Thursday, April 17, 2014



Nail protects the fingertips from injury. They are composed of protein, keratin and sulphur and grow the piano regularly.

Nail changes or abnormalities are often the result of specific conditions, such as psoriasis, or nutritional deficiencies. approximately .05 to 1.2 mm a week. They can be stimulated to grow faster by tapping, such as typing or playing

Doctor can often make a preliminary diagnosis of bodily ailments from the condition of the nail. Some of these signs are:

  • Thick nail – difficulties with the vascular system.
  • Lengthwise grooves or ridges kidney disorders.
  • Blue moon – lung disease.
  • Brittle nails – thyroid disease, impaired kidney function or circulatory disease.
  • Flat nails – indicate Reynaud’s disease.
  • Dark nail – indicate anemia.
  • Nail beading – indicates rheumatoid arthritis.
  • Pitted nails – sign of psoriasis.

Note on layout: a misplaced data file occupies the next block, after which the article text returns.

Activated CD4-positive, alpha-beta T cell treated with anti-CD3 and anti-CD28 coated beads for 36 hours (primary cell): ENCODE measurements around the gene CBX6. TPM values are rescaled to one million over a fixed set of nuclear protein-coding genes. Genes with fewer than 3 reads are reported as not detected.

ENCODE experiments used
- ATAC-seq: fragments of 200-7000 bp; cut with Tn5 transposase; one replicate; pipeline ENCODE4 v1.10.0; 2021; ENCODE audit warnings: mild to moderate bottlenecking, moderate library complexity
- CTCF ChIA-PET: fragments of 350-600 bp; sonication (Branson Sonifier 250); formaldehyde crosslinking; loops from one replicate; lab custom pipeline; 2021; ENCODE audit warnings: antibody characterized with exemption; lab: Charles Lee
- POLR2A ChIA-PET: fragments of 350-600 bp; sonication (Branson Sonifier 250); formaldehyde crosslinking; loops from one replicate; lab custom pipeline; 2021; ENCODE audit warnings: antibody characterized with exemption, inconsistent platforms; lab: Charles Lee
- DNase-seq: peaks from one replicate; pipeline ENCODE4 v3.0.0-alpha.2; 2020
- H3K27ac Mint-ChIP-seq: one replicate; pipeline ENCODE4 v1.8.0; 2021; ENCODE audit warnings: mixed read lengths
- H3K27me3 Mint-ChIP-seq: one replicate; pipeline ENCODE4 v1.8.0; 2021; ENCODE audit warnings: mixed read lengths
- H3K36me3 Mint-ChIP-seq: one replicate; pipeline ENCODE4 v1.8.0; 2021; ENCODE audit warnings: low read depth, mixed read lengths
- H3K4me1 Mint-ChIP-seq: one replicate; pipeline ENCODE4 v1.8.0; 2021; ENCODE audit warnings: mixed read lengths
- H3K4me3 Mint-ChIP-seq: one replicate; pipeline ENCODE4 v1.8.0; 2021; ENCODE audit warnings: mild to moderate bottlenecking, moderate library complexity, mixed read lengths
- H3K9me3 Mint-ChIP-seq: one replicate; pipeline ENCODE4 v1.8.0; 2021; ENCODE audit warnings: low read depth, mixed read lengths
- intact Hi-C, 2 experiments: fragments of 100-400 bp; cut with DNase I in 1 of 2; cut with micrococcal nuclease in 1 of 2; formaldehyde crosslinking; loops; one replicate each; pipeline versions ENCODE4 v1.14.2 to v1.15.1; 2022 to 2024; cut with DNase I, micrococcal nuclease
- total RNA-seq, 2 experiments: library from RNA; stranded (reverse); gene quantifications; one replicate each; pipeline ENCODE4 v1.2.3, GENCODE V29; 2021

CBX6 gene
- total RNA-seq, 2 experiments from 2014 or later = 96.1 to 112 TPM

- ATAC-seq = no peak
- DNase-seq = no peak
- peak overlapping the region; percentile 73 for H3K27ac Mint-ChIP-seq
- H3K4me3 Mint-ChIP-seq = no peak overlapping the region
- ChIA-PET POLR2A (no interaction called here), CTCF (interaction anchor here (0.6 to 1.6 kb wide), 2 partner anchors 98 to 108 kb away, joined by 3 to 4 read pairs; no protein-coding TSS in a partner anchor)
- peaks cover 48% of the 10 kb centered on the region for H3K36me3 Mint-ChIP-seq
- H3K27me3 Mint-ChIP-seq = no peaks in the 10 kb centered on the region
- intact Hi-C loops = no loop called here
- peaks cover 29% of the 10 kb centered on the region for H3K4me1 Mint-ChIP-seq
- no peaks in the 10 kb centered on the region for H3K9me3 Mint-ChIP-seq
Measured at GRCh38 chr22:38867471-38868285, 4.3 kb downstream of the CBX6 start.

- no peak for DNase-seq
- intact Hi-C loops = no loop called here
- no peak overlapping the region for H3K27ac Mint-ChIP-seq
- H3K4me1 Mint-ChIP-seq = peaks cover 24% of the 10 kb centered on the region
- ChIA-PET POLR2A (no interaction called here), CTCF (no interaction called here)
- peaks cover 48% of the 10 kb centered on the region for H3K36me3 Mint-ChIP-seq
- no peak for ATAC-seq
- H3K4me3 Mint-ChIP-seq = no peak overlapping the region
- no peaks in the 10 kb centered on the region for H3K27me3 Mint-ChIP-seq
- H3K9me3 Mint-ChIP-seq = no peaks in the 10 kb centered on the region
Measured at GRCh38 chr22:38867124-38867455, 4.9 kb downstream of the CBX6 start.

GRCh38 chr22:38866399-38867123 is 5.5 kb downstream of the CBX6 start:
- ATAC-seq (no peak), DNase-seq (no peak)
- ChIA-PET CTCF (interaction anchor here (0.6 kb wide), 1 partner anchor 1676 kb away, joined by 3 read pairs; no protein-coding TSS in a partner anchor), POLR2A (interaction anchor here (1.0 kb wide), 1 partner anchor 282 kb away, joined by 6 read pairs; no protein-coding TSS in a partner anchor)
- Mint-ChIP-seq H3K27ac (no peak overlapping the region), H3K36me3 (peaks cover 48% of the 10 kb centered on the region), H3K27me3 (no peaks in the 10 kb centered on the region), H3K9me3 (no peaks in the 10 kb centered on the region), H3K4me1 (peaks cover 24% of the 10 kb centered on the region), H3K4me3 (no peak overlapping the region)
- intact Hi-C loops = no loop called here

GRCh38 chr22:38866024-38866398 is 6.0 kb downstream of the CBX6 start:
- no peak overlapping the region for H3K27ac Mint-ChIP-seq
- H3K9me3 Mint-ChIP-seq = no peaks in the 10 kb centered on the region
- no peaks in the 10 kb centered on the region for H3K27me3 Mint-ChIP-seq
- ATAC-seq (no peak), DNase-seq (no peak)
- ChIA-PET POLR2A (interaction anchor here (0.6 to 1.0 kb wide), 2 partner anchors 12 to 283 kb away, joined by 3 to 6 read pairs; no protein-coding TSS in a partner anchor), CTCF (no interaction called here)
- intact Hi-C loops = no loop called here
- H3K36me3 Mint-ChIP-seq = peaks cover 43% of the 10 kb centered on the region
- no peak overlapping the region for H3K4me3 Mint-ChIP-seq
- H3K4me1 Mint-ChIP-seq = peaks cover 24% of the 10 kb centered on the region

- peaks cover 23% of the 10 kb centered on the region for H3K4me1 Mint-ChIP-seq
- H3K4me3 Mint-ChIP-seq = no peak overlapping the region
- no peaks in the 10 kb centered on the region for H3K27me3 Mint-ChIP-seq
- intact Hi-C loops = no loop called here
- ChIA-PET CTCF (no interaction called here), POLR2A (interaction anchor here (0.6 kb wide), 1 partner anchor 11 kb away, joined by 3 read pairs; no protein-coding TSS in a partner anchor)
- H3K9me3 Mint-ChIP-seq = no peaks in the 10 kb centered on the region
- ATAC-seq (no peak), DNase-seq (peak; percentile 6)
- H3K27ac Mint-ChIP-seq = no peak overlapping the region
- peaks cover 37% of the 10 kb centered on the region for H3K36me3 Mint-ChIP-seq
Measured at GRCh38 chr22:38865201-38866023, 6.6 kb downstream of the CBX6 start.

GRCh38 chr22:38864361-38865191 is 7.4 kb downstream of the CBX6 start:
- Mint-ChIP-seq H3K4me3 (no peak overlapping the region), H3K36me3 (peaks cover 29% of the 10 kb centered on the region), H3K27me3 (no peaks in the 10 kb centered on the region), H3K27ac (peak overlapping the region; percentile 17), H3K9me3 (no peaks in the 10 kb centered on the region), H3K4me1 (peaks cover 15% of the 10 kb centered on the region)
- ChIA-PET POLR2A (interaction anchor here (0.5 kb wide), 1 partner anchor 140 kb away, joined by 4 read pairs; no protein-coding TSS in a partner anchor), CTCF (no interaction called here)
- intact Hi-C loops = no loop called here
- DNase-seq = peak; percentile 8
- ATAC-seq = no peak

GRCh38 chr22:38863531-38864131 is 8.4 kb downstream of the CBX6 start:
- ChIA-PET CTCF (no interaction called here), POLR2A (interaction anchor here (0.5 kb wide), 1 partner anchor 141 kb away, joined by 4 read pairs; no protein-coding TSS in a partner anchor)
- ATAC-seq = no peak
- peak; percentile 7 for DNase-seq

• Lack of moon – an overactive thyroid.
  • Thinning nails – a sign of skin disease.
  • Nails separated from the nail bed – a thyroid disorder.
  • White lines – heart disease.
  • White nails that are pink at the tip – a sign of cirrhosis.

Nutrition deficiencies can cause the following:

  • Dryness and brittleness – lack of vitamin A
  • Ridge – lack of vitamin B
  • Hangnails – lack of friendly bacteria.
  • Splitting nails – lack of hydrochloric acid.
  • Spoon nails and vertical ridges – lack of iron.
  • Chipped, peeling or cracked nails – protein deficiency.

Here are some tips for relieving nails problems:

  • Replace the lacking nutrient.
  • Keep the hands out of water as much as possible and apply hand lotion to hands and around nail after immersion in water.
  • Avoid harsh chemicals. Wear gloves when working with any products that are detrimental to the nails.
  • During manicures, push the cuticle back into place very gently while damp, as the cuticle protects the nail bed and is guard against bacteria entering the nail bed.